President Trump and a number of his surrogates have said that the new, revised immigration order will certainly pass legal muster.
Senior Advisor Kellyanne Conway appeared on “The O’Reilly Factor” to discuss the upcoming legal challenges. Fox Insider reported:
“We anticipated several states will challenge [it],” Conway said.
She said Trump’s ban specifically targets countries known to “harbor, train or export terrorists,” and called Iraq’s removal from the list “a great signal.”
Conway said that over the past month, Secretary of State Rex Tillerson and Secretary of Homeland Security John Kelly successfully worked with the Iraqi government to qualify them to be removed from the list.
“We’ve made significant changes and we know it will pass legal muster,” she said.
And as the legal challenges stacked up — so far seven states have filed legal actions against the new order — opponents of the order went to the one man they thought would be on their side: Seattle U.S. District Court Judge James Robart.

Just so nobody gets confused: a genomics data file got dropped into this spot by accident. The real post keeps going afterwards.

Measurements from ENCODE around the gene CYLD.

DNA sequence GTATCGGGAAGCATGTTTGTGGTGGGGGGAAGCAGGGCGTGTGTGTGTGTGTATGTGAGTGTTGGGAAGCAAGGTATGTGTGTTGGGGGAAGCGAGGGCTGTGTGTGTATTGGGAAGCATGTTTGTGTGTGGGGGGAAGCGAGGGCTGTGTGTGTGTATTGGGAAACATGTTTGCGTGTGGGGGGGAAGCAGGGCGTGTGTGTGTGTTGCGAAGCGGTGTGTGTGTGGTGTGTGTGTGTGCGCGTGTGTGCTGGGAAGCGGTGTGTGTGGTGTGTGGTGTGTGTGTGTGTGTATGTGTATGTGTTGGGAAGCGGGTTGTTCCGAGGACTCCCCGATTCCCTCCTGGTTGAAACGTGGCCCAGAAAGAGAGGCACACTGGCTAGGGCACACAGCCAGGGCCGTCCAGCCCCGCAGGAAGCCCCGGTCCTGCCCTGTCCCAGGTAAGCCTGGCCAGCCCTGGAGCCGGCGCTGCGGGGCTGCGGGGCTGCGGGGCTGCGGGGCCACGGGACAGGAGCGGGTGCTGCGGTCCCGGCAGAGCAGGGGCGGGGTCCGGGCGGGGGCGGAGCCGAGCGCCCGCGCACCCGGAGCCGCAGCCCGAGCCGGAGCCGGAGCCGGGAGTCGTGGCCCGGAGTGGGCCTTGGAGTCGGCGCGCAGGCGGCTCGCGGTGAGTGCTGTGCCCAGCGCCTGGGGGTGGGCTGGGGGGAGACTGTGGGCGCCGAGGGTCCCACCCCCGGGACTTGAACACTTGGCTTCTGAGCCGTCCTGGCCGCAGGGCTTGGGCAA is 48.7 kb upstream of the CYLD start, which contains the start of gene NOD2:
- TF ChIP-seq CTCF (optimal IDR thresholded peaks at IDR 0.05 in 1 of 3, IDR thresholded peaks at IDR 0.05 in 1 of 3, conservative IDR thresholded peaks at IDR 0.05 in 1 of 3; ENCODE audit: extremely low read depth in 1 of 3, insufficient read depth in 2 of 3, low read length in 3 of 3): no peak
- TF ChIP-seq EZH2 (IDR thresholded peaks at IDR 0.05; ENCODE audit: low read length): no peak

Robart was the federal judge who imposed the restraining order that halted the Trump administration’s initial attempt at a travel ban — and halted it nationwide.
But Robart was unwilling to extend his initial ruling to over the second order, saying that a new motion would have to be filed.
The reason for his hesitation is likely the far narrower scope of the order — a change that has won over critics of the first ban like Senator Lindsey Graham (R-SC). Graham told The Hill:
“I congratulate the Administration for modifying the original order to ensure that it is prospective in application, protective of those with valid visas and legal status, and exempts Iraqis, as five thousand Americans are currently fighting alongside them against ISIL.
I believe the new order will withstand legal challenges as it’s drafted in a fashion as to not be a religious ban, but a ban on individuals coming from compromised governments and failed states.”
The new order eliminates Iraq from the list of countries, reducing the restricted nations to six. Additionally, all religious language has been removed from the order — and the indefinite ban on the acceptance of Syrian refugees has been lifted as well.